The most surprising finding in the provider survey, says Dr. Close, was that only about a quarter of respondents were prescribing IUDs for menstrual suppression and only five percent selected IUDs as their preferred treatment option. “Most respondents said that they had never recommended an IUD for menstrual suppression, and the primary reason was concerns about infection risk, followed by a lack of experience or published data.”
Erika D. Friehling, MD, assistant professor of pediatrics at the University of Pittsburgh School of Medicine and fellowship program director in the Division of Pediatric Hematology/Oncology at UPMC Children’s, is the senior author of the provider study and a coauthor of the patient study. She says evidence shows that the current generation of IUDs are safe and effective for menstrual suppression and have fewer adverse effects than methods such as combined oral contraceptives, which are associated with multiple adverse effects in patients with cancer.
“Survey respondents’ views of the IUD seem to be heavily influenced by concerns that existed about previous generations of IUDs,” says Dr. Friehling. “The current generation of IUDs are different and much safer than older devices. This knowledge gap points to a need not only to educate pediatric hematologists about the current state of the art in menstrual management, but also to encourage them to engage and collaborate with their colleagues in adolescent medicine, who are at the forefront of this field.”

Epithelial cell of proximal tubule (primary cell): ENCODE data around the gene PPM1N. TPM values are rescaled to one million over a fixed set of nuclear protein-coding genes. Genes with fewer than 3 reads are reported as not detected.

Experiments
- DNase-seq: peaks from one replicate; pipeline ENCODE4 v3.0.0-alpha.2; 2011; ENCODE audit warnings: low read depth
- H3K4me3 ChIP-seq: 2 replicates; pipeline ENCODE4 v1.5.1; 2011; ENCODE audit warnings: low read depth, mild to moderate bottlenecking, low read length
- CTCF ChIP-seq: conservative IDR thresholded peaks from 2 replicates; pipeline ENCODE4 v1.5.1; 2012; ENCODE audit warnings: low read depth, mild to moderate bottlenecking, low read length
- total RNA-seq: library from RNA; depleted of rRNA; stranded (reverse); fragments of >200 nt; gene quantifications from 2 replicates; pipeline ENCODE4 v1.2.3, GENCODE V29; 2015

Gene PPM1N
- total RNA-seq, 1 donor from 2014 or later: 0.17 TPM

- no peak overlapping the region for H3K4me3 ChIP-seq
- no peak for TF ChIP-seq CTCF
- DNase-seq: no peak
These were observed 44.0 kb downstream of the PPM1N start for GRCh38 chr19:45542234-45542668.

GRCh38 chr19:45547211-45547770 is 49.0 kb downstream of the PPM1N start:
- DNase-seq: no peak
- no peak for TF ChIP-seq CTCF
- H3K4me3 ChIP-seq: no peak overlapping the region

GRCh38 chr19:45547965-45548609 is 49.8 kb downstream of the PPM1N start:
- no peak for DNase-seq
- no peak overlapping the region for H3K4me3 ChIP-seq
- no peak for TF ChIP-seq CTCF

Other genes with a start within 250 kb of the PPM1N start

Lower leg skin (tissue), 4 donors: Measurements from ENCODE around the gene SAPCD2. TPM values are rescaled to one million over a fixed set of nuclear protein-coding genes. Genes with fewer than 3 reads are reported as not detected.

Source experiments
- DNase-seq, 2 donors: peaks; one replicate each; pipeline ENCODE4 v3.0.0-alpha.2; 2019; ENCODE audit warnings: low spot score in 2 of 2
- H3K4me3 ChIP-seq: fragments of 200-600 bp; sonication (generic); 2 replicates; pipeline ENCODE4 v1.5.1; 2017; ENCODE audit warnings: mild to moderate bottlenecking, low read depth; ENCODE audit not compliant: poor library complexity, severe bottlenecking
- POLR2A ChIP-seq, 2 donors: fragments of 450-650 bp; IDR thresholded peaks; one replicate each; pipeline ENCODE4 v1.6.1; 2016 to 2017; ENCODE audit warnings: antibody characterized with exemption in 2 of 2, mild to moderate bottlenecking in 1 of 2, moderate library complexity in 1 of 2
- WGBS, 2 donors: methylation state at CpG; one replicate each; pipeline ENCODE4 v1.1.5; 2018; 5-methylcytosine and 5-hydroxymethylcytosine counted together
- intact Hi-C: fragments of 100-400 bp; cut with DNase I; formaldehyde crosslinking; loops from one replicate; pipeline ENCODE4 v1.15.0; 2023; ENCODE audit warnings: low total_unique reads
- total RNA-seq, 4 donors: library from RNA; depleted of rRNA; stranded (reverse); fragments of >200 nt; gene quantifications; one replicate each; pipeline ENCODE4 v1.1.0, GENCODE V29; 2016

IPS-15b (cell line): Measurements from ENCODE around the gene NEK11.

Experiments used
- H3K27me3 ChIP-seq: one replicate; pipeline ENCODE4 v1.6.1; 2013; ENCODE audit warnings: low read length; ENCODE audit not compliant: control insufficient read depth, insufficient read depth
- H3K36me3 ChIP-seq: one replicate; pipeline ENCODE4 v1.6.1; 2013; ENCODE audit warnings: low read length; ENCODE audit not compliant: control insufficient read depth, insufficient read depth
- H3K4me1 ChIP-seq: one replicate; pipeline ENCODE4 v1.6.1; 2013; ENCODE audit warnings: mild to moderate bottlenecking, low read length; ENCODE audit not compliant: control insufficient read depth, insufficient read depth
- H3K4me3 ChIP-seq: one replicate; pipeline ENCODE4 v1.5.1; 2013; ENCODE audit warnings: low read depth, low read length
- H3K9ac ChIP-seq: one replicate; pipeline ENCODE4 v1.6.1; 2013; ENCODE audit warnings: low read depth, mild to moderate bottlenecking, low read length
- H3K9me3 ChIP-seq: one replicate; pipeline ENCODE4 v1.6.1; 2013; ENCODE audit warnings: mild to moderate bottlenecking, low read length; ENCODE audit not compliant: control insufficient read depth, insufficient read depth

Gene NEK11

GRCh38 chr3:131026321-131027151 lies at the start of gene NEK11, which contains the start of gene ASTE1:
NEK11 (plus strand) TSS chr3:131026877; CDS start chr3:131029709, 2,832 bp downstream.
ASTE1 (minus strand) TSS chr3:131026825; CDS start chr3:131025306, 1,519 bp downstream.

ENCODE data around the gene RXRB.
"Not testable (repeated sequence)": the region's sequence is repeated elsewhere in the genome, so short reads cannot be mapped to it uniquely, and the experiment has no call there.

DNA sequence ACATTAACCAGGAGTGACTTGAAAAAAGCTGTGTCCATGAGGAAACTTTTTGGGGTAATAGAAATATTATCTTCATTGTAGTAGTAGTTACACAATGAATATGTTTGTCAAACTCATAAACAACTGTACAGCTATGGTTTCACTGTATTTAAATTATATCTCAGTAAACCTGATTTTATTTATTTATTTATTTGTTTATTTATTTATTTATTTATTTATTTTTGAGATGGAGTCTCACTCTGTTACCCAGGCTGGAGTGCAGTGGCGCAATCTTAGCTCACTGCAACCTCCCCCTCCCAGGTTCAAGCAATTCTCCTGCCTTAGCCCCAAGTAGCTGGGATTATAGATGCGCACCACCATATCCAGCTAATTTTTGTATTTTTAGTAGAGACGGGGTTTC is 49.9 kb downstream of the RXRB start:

For Dr. Close, the findings of these two studies reveal a need for more research comparing the effectiveness and safety of different methods of menstrual suppression in AYA women with cancer. “In order to provide the best evidence-based care for our patients, we need better high-quality data — or at least expert guidance — on which patients should be considered for menstrual suppression and what the best and safest options are for treating HMB.”
Close AG, Ghuman A, Friehling E, Hamm M, Frederick NN, Miller E, Kazmerski TM. Experiences With Menses and Menstrual Suppression of Young Women With a History of Cancer. J Adolesc Young Adult Oncol. 2019 Oct 8. doi: 10.1089/jayao.2019.0077. Epub ahead of print.
Close AG, Jones KA, Landowski A, Switzer GE, Kazmerski TM, Miller E, Friehling E. Current Practices in Menstrual Management in Adolescents With Cancer: A National Survey of Pediatric Oncology Providers. Pediatr Blood Cancer. 2019 Dec; 66(12): e27961. doi: 10.1002/pbc.27961. Epub 2019 Aug 23.